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There were other incidences of half-orphan-hood in these families as children grew up and had children, and some of their children, too, lost a parent by early death. With all of these 39 half-orphans combined in 3 out of 4 of my families, I am the only one who was relinquished and then adopted into a closed and secret adoption. If it was acceptable for all the others to be kept by the remaining parent and allowed sibling contact, and extended family contact, why was I deprived of the same rights? At first, I was the “chosen” child, showered with love and affection. When I developed my own personality, and when I was found by my siblings in 1974, I was then treated as an outcast, as someone who didn’t fit in, not wanted by either adopted nor natural families. All of the adults, except my natural father, knew the family connections and they allowed themselves to visit between my blood family and my adoptive family, conveniently leaving out my natural father, my siblings, and myself.

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I should have been kept by my father, just as all the other half-orphans in these families were kept by their remaining parent. They had the luxury of family connectedness but prevented me from having those same connections. Hypocrites. My natural father was used. He didn’t know about this ongoing contact. Had he been told, he would have made other plans for me. Toward the end of his life, he told me he would have kept me. He wanted to keep me but was pressured to give me up.

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At Age 53 in 2009, I Realized That My Adoptive Parents Willfully Kept Me Apart From My Own Siblings – They Had Their Siblings But I Couldn’t Have Mine

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I finally figured out at age 53 that my adoptive parents, 2 half-orphans who were not adopted and were not deprived of their siblings or their remaining parent, and who were not deprived of their deceased parent’s extended family, and who were not deprived of knowledge of the deceased parent as a person, and who were not deprived of knowledge of that parent’s death, dictated over the life of the half-orphan they adopted. They deprived me of my siblings and my father, cousins, aunts and uncles, and deprived me of any knowledge about my mother and her death, deprived me of a timely, honest, age-appropriate grieving process of my deceased mother, and then, my adoptive mother (not my adoptive father) became outraged when I was found by siblings I was never supposed to know.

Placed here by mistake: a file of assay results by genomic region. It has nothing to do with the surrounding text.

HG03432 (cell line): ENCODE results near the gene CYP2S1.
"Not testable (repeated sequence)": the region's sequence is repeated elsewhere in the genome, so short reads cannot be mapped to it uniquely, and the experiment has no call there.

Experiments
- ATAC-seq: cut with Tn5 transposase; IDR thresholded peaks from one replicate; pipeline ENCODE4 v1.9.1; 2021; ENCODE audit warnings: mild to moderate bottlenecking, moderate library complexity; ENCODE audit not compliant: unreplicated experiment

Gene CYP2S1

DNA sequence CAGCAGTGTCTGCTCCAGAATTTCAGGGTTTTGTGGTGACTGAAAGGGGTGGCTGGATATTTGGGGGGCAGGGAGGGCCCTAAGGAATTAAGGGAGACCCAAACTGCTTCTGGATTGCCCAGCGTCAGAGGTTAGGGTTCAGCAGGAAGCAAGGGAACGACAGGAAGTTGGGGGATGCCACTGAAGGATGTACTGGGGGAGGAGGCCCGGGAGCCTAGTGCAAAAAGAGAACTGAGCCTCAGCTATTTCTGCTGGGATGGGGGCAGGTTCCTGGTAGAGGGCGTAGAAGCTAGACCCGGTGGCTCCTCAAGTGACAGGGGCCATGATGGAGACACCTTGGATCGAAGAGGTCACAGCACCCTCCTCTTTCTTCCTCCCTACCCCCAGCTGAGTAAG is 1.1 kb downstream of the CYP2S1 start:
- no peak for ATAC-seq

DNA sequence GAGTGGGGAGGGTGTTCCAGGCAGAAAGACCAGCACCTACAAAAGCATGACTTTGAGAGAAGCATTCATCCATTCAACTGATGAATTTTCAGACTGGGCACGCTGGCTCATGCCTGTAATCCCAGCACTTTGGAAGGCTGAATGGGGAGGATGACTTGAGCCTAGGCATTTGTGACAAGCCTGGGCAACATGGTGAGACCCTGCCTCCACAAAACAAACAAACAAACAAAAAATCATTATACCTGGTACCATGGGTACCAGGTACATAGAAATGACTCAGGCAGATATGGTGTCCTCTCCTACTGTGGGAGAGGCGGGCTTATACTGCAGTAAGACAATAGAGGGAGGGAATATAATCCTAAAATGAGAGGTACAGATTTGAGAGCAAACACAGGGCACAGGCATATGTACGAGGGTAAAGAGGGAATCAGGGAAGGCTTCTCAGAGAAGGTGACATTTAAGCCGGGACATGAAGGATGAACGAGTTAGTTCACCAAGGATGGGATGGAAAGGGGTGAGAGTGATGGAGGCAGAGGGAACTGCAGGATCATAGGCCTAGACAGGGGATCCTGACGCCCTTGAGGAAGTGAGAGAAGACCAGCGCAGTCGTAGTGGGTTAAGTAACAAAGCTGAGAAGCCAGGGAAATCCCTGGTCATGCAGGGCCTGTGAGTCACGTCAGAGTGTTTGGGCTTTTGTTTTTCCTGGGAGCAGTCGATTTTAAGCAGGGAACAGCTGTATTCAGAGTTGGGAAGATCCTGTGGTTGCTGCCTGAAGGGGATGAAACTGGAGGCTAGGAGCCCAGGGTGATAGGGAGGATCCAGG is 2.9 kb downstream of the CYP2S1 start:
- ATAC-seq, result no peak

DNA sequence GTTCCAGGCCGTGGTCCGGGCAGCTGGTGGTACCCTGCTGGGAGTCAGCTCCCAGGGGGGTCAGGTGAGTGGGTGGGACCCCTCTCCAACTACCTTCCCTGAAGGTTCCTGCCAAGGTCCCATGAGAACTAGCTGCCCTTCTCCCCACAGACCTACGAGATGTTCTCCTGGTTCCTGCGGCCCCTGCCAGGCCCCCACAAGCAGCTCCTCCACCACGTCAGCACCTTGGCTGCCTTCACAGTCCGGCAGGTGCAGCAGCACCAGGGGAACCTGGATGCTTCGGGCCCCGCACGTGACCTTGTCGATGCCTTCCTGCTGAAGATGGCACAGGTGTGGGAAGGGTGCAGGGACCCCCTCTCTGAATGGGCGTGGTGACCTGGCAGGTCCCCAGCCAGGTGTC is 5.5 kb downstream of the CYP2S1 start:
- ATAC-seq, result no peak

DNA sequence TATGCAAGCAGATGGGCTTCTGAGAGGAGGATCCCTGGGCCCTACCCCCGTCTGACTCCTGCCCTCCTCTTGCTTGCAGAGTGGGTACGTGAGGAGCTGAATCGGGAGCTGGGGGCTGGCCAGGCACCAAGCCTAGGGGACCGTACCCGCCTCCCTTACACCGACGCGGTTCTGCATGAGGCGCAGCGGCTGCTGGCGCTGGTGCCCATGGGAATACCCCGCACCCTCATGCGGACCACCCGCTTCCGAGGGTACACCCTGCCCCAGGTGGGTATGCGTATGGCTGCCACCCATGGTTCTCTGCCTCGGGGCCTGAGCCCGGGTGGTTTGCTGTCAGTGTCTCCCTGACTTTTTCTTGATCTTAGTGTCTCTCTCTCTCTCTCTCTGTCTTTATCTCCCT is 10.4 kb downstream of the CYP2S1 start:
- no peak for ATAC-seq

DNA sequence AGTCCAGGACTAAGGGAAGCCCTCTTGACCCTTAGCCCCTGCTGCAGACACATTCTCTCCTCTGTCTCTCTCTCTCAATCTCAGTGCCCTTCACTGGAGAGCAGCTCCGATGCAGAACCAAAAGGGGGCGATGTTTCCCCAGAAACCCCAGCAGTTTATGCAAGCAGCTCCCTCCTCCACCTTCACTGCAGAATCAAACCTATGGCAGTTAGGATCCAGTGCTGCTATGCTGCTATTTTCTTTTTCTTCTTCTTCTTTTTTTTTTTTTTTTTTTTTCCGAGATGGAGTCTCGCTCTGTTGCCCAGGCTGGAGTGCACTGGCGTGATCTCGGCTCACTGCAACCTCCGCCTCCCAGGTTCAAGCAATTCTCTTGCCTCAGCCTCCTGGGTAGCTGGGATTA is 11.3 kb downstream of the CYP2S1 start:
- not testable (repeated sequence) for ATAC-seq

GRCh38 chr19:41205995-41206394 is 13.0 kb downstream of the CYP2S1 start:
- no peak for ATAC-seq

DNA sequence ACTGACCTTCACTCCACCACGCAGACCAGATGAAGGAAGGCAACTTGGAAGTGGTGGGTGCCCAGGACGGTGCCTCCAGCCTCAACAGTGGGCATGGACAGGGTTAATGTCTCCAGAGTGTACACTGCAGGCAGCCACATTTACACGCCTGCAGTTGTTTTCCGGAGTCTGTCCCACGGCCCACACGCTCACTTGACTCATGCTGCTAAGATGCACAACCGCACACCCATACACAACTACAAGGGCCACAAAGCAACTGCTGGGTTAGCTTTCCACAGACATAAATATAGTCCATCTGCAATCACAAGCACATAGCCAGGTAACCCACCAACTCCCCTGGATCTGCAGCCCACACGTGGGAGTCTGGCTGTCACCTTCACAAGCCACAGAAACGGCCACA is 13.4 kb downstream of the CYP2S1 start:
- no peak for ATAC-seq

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When asked a few years before her death, Mom said flatly, “Nobody thought about it. We just wanted a child.” She followed that up with, “I have a right to my opinion.”

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Statistical Breakdown of My Families of Origin

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The total numbers include direct lines and some collateral lines of descent. This is an approximate number of the relatives known to me. (I cut off most contacts after all 4 of my parents died)

Total Relatives: 390

Natural Mother’s Family: 126

Natural Father’s Family: 35

Adoptive Mother’s Family: 20

Adoptive Father’s Family: 209

Illegitimates: within my generation, and one up, and one down (not identifying which family)
Total: 6 or 8

Illegitimates not acknowledged or kept by their fathers, and possibly adopted out by their mothers: 2

Illegitimates kept by their mothers: 2 to 4, estimate

Illegitimates relinquished for adoption to strangers: 2

Adoptees: Total: 12

  • “Full adoptee” or “complete adoptee” is a person adopted by strangers and who has no contact with either natural parent during childhood.
  • Step-parent adoptee, or “half-adoptee”, or “adoptee-lite” is a person who is raised by one natural parent and adopted by a step-parent.

“Full adoptees” adopted into my natural family from a stranger’s family: 0